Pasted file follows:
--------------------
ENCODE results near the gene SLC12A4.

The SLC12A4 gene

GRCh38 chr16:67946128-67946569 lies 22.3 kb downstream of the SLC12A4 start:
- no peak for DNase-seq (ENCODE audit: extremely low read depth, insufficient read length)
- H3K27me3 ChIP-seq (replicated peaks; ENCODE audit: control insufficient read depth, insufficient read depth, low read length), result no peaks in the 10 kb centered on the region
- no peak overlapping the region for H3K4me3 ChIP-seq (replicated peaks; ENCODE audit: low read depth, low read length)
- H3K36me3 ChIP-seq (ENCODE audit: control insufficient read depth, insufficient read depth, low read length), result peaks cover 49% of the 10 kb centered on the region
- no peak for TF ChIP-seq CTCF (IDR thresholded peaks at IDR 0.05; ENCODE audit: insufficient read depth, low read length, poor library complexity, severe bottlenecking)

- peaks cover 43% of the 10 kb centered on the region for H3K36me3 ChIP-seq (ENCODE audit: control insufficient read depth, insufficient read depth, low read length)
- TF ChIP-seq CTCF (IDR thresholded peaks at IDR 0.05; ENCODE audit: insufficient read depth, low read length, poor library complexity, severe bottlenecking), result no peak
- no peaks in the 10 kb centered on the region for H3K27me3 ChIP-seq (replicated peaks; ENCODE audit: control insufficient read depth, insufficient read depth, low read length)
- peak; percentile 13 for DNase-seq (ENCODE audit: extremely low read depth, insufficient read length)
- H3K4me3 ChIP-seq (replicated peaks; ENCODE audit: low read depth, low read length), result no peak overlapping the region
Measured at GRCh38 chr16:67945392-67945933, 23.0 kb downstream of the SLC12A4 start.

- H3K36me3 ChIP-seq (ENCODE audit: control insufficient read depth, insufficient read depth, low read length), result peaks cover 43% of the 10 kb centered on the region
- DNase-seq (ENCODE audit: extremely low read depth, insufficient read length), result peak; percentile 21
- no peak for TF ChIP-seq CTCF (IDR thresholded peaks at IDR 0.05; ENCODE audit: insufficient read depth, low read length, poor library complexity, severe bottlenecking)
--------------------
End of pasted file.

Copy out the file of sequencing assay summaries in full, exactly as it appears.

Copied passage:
ENCODE results near the gene SLC12A4.

The SLC12A4 gene

GRCh38 chr16:67946128-67946569 lies 22.3 kb downstream of the SLC12A4 start:
- no peak for DNase-seq (ENCODE audit: extremely low read depth, insufficient read length)
- H3K27me3 ChIP-seq (replicated peaks; ENCODE audit: control insufficient read depth, insufficient read depth, low read length), result no peaks in the 10 kb centered on the region
- no peak overlapping the region for H3K4me3 ChIP-seq (replicated peaks; ENCODE audit: low read depth, low read length)
- H3K36me3 ChIP-seq (ENCODE audit: control insufficient read depth, insufficient read depth, low read length), result peaks cover 49% of the 10 kb centered on the region
- no peak for TF ChIP-seq CTCF (IDR thresholded peaks at IDR 0.05; ENCODE audit: insufficient read depth, low read length, poor library complexity, severe bottlenecking)

- peaks cover 43% of the 10 kb centered on the region for H3K36me3 ChIP-seq (ENCODE audit: control insufficient read depth, insufficient read depth, low read length)
- TF ChIP-seq CTCF (IDR thresholded peaks at IDR 0.05; ENCODE audit: insufficient read depth, low read length, poor library complexity, severe bottlenecking), result no peak
- no peaks in the 10 kb centered on the region for H3K27me3 ChIP-seq (replicated peaks; ENCODE audit: control insufficient read depth, insufficient read depth, low read length)
- peak; percentile 13 for DNase-seq (ENCODE audit: extremely low read depth, insufficient read length)
- H3K4me3 ChIP-seq (replicated peaks; ENCODE audit: low read depth, low read length), result no peak overlapping the region
Measured at GRCh38 chr16:67945392-67945933, 23.0 kb downstream of the SLC12A4 start.

- H3K36me3 ChIP-seq (ENCODE audit: control insufficient read depth, insufficient read depth, low read length), result peaks cover 43% of the 10 kb centered on the region
- DNase-seq (ENCODE audit: extremely low read depth, insufficient read length), result peak; percentile 21
- no peak for TF ChIP-seq CTCF (IDR thresholded peaks at IDR 0.05; ENCODE audit: insufficient read depth, low read length, poor library complexity, severe bottlenecking)